News / Africa

Opposition Nigerian Politician says Economic Problems Drive Violence

One of the few gas stations open in Abuja on August 23, 2012.  Motorists said they waited at least 13 hours to make it to the front of the line.One of the few gas stations open in Abuja on August 23, 2012. Motorists said they waited at least 13 hours to make it to the front of the line.
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One of the few gas stations open in Abuja on August 23, 2012.  Motorists said they waited at least 13 hours to make it to the front of the line.
One of the few gas stations open in Abuja on August 23, 2012. Motorists said they waited at least 13 hours to make it to the front of the line.
Ricci Shryock
Opposition Nigerian politician Hafsat Baba said Sunday’s suicide bombing in northern Nigeria that killed two and wounded more than 45 underscores the increasingly urgent need to address the cause of the violence.  Baba said she believes the causes are socio-economic, including poverty and the rising cost of living.

“So long as the root problem is not addressed, we’re not going to find a solution,” said Baba, who is the national women’s leader for the Action Congress of Nigeria party.

She added the only way to stop the increasing violent attacks in northern Nigeria is to alleviate poverty and address economic problems such as the current fuel shortage.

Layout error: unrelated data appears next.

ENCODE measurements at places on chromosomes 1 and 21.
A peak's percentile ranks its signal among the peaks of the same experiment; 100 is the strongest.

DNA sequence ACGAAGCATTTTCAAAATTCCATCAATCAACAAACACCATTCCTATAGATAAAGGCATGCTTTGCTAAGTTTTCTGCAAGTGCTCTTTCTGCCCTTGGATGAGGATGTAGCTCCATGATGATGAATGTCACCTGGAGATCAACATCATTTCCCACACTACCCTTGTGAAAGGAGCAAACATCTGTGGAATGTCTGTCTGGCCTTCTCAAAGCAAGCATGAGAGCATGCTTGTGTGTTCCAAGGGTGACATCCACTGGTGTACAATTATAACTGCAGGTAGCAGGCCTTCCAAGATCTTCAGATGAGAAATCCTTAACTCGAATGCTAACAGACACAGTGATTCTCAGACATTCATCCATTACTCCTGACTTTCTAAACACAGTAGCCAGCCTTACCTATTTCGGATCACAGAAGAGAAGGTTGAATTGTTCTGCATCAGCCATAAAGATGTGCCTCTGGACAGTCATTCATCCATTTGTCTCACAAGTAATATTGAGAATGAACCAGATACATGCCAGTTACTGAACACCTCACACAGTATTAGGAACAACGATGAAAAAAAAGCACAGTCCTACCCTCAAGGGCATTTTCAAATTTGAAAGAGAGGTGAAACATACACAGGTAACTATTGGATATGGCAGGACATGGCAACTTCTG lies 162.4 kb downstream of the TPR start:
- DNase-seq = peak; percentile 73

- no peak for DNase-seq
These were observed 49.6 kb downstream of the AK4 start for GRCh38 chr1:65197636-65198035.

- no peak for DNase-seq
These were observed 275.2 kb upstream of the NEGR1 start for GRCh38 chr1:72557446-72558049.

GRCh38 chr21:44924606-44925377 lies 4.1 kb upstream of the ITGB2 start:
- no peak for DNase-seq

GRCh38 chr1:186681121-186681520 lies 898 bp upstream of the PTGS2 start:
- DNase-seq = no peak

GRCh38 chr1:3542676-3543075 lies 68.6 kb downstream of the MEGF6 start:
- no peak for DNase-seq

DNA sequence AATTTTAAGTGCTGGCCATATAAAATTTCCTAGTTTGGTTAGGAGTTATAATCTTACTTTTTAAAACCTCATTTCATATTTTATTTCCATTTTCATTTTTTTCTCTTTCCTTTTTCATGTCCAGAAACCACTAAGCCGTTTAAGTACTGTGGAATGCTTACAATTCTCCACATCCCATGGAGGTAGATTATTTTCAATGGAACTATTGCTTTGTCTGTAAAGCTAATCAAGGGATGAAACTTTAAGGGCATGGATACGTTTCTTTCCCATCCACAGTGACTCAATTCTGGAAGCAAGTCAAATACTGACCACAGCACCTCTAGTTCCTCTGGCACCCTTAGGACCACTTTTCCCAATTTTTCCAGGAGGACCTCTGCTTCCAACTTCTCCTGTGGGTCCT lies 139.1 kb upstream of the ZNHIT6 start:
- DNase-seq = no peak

Although no group has yet claimed responsibility for Sunday’s deadly attack on a church, Baba said the methods match those of Boko Haram, an Islamist terrorist group that has been blamed for 1,400 deaths since beginning its operations in 2009.

According to Baba, if the government worked harder to end corruption and poverty, the ongoing violence against churches, police stations and officials would decrease.

She said the recent fuel shortage, which has meant long lines at the pumps and a 25 percent increase in the average price of gasoline, has currently left the population with higher food and transportation costs.

“Everybody is just crying because there is no fuel in the country,” she said.  “Then people are queuing [up] and they have to spend the whole day, the whole night just to get petrol in their vehicles…and you have our children selling petrol in the streets on the black market – rather than going to school.”

Nigerian politican Hafsat Baba talks to Ricci Shryock about the current fuel shortage
Nigerian politican Hafsat Baba talks to Ricci Shryock about the current fuel shortagei
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